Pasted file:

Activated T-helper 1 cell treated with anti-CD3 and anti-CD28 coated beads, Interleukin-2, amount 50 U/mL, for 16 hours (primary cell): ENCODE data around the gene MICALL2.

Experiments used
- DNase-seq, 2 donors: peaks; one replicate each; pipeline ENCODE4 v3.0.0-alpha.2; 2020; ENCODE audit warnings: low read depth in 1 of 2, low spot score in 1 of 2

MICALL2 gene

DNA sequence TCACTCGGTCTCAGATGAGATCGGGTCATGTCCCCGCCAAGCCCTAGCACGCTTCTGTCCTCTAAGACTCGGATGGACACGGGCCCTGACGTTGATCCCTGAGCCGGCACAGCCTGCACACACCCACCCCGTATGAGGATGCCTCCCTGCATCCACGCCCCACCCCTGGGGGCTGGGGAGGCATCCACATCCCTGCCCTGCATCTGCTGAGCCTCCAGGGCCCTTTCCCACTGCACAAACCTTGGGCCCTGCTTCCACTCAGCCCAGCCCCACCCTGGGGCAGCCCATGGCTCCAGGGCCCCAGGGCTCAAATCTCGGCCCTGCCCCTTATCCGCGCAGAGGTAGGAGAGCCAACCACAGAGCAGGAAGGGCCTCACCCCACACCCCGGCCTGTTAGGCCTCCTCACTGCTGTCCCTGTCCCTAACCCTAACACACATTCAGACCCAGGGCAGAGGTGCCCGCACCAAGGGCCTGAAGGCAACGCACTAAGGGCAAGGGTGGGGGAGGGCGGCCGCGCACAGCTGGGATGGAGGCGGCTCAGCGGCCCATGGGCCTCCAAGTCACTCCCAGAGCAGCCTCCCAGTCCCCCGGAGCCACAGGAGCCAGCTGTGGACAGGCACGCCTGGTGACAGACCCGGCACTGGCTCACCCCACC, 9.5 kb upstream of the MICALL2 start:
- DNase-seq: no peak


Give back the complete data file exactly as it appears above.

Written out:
Activated T-helper 1 cell treated with anti-CD3 and anti-CD28 coated beads, Interleukin-2, amount 50 U/mL, for 16 hours (primary cell): ENCODE data around the gene MICALL2.

Experiments used
- DNase-seq, 2 donors: peaks; one replicate each; pipeline ENCODE4 v3.0.0-alpha.2; 2020; ENCODE audit warnings: low read depth in 1 of 2, low spot score in 1 of 2

MICALL2 gene

DNA sequence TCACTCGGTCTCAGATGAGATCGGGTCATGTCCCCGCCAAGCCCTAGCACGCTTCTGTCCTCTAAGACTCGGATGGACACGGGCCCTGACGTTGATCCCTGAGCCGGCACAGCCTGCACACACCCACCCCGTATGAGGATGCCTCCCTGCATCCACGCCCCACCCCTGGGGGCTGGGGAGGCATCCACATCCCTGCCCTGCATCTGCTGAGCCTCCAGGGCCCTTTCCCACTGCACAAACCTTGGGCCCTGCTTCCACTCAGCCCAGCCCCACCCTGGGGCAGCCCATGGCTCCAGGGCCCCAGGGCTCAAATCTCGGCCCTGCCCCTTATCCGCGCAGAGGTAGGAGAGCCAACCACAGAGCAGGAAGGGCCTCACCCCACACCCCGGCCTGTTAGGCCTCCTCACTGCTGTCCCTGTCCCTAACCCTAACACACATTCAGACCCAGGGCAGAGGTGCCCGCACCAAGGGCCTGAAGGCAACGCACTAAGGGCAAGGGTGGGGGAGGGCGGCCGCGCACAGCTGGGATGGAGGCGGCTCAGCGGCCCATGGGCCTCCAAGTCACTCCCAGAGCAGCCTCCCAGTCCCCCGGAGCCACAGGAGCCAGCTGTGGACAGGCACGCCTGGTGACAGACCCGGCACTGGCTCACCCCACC, 9.5 kb upstream of the MICALL2 start:
- DNase-seq: no peak